"Everyone needs to believe in something, I believe I'll have another beer."
The day after our June dinner, I’ll Have Another, will try for the Belmont Stakes win. He wants “another” win for sure. Should this horse win this third and final spring stakes race, he will be the first horse since 1978 to win the Triple Crown. This is the most prestigious title in horseracing.
Blood horses are amazing creatures whose entire joy and reason for being is running and competing against other horses. People who have never been around these horses cannot conceive of the intelligence and focus they possess. These horses, which are not your everyday racehorses, come to the track to win. They push themselves to the point of bursting their own hearts just to be in front of the other horses. The jockey’s job in the race is to actually time the horse’s race, holding them back, judging their strength and energy, style and temperament so that they do not overrun themselves. Together they form a tactical team.
Horseracing, like every sport in the world, has unethical people who participate and sometimes create bad headlines. This is especially true at the lower end of the racing community but for the most part racehorses, blood horses, are treated with respect and an amazing amount of very expensive care.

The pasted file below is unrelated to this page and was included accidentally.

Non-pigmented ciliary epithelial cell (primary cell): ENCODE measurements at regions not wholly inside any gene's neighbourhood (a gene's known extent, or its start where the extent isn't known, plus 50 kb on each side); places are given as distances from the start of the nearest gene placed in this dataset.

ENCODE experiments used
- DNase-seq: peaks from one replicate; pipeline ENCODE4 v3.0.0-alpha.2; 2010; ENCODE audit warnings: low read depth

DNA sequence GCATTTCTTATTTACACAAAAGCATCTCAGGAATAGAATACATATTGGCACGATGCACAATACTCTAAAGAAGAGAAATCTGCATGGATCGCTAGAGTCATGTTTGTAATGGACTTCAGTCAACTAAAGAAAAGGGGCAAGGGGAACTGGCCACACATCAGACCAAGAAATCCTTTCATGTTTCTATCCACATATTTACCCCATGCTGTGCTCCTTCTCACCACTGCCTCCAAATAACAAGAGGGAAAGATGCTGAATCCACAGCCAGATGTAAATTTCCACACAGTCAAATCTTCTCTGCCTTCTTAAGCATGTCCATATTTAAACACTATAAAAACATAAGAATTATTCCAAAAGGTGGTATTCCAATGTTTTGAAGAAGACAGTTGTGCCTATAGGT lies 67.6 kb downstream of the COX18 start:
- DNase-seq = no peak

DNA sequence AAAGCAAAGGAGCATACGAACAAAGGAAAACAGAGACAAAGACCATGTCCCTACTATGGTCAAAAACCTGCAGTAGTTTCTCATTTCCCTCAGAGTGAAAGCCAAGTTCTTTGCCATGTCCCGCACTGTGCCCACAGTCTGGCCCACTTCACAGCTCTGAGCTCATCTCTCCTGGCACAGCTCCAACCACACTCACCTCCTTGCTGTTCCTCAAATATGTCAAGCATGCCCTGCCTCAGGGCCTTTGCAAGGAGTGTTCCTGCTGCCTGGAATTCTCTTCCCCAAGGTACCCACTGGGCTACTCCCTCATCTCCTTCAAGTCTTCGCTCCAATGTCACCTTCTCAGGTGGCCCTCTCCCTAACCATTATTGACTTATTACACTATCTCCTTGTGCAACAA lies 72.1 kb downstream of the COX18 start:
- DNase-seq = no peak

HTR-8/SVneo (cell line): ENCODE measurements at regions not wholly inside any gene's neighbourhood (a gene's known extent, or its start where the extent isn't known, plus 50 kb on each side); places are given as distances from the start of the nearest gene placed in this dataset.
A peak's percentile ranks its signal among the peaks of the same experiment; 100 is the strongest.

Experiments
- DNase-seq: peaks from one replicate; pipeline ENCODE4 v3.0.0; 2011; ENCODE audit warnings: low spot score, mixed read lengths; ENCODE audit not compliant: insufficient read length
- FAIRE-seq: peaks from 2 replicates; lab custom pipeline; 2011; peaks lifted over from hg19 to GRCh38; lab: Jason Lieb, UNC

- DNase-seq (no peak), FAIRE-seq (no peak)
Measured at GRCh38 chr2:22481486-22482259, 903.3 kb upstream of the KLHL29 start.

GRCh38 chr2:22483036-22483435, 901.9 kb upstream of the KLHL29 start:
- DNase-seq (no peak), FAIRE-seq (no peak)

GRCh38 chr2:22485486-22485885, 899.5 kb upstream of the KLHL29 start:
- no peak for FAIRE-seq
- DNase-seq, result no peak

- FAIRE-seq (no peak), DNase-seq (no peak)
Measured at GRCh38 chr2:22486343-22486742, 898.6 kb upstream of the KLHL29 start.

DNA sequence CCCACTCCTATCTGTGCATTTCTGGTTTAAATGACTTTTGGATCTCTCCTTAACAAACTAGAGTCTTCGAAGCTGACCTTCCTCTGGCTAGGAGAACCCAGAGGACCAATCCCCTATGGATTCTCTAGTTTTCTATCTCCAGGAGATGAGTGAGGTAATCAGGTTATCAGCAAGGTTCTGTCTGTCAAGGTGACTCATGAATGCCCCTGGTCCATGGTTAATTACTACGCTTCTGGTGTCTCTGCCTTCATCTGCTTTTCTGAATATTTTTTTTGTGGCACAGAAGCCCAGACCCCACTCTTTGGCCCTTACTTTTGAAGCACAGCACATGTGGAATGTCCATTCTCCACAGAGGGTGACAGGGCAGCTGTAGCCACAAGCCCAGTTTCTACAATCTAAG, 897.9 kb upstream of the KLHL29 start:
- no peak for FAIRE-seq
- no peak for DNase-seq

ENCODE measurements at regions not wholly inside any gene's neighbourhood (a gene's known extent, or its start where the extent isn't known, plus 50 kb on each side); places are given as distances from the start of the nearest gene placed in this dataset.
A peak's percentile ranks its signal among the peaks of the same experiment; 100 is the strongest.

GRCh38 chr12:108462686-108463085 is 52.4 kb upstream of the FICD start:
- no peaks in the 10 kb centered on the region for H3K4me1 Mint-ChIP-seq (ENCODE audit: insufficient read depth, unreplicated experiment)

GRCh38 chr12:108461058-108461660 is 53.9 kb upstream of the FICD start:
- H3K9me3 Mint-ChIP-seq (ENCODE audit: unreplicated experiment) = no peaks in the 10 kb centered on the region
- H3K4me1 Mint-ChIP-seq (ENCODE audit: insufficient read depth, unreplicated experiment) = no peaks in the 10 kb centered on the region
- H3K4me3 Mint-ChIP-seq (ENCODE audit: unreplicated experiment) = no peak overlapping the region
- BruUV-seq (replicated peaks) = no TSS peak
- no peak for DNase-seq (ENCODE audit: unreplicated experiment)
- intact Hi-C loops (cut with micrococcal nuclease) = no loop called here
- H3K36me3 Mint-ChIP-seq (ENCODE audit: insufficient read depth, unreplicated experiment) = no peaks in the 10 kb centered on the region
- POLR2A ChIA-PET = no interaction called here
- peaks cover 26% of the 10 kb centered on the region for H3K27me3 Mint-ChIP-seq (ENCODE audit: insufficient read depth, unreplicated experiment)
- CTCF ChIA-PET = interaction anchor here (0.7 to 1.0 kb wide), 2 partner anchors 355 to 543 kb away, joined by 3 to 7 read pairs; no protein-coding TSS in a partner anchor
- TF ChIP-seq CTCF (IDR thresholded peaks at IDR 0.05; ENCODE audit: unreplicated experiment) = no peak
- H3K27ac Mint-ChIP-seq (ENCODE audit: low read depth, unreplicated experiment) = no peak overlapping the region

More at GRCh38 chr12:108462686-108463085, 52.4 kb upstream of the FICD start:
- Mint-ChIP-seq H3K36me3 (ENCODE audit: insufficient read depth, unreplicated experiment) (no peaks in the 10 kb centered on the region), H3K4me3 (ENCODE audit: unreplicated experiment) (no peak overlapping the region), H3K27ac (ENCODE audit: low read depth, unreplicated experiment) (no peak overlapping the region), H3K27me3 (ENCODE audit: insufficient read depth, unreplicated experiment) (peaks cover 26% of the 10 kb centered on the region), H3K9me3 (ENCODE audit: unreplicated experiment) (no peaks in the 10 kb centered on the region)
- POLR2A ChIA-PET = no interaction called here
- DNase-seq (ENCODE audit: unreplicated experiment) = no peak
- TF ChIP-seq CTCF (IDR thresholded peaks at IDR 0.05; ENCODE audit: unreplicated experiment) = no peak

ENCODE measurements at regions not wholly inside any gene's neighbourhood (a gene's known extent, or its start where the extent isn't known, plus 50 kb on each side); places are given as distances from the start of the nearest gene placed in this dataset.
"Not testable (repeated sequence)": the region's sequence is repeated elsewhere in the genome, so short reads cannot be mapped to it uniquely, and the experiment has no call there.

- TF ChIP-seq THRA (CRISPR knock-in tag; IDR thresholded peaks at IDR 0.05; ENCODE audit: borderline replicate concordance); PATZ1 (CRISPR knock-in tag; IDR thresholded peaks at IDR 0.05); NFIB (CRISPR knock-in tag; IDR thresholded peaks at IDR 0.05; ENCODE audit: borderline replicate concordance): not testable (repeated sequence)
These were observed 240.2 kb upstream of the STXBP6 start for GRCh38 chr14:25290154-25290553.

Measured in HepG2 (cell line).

It seems to me that as cooks we are the jockey’s in the race to a tasty table. Good food comes with training, and care. Great cooking requires a passion and quality in both ingredients and chef. Great food comes with joy. When the ingredients are of the highest quality, and are treated with respect and care, the results can be amazing. It is the cook’s job to judge the ingredients flavor, aroma, texture and temperament so that the dish or menu does not fight itself. Together they form a creative team.
Cooking, like most endeavors, has lazy or clueless people who participate and sometimes create a bad taste in your mouth. Even the best chef’s, the ones who are willing to take risks and try new things, sometimes have a failed product. These things happen, but when it all comes together, then we find ourselves inspired to say, “I’ll have another.”
Caryl will email the address to those attending the Wednesday before the dinner. Be sure to RSVP early as we always fill up quickly. Do RSVP though, especially if it gets you on the waiting list. Usually the waiting list people get to join us for dinner. Plan to cook on site, unless your recipe takes 45 minutes or more to prepare start to finish. Because the oven opens and closes often baked goods (excepting cookies) are best done ahead of time. Remember this isn’t just a potluck; this is about sharing the pleasure of cooking and food, and learning from one another while drinking wine 'n stuff and having great conversations. Bring what you'd like to drink plus a little to share.